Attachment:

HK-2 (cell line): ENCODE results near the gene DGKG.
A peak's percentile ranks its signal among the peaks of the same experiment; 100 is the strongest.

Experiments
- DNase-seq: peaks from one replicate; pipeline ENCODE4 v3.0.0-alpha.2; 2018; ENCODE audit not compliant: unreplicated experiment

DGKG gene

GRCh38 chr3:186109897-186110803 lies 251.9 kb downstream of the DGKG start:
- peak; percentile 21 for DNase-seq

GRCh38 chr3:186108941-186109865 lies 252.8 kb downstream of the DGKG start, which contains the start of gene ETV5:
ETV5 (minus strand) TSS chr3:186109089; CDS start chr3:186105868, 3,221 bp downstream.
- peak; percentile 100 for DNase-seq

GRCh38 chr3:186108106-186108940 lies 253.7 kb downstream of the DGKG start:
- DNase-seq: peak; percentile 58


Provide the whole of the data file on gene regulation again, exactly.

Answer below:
HK-2 (cell line): ENCODE results near the gene DGKG.
A peak's percentile ranks its signal among the peaks of the same experiment; 100 is the strongest.

Experiments
- DNase-seq: peaks from one replicate; pipeline ENCODE4 v3.0.0-alpha.2; 2018; ENCODE audit not compliant: unreplicated experiment

DGKG gene

GRCh38 chr3:186109897-186110803 lies 251.9 kb downstream of the DGKG start:
- peak; percentile 21 for DNase-seq

GRCh38 chr3:186108941-186109865 lies 252.8 kb downstream of the DGKG start, which contains the start of gene ETV5:
ETV5 (minus strand) TSS chr3:186109089; CDS start chr3:186105868, 3,221 bp downstream.
- peak; percentile 100 for DNase-seq

GRCh38 chr3:186108106-186108940 lies 253.7 kb downstream of the DGKG start:
- DNase-seq: peak; percentile 58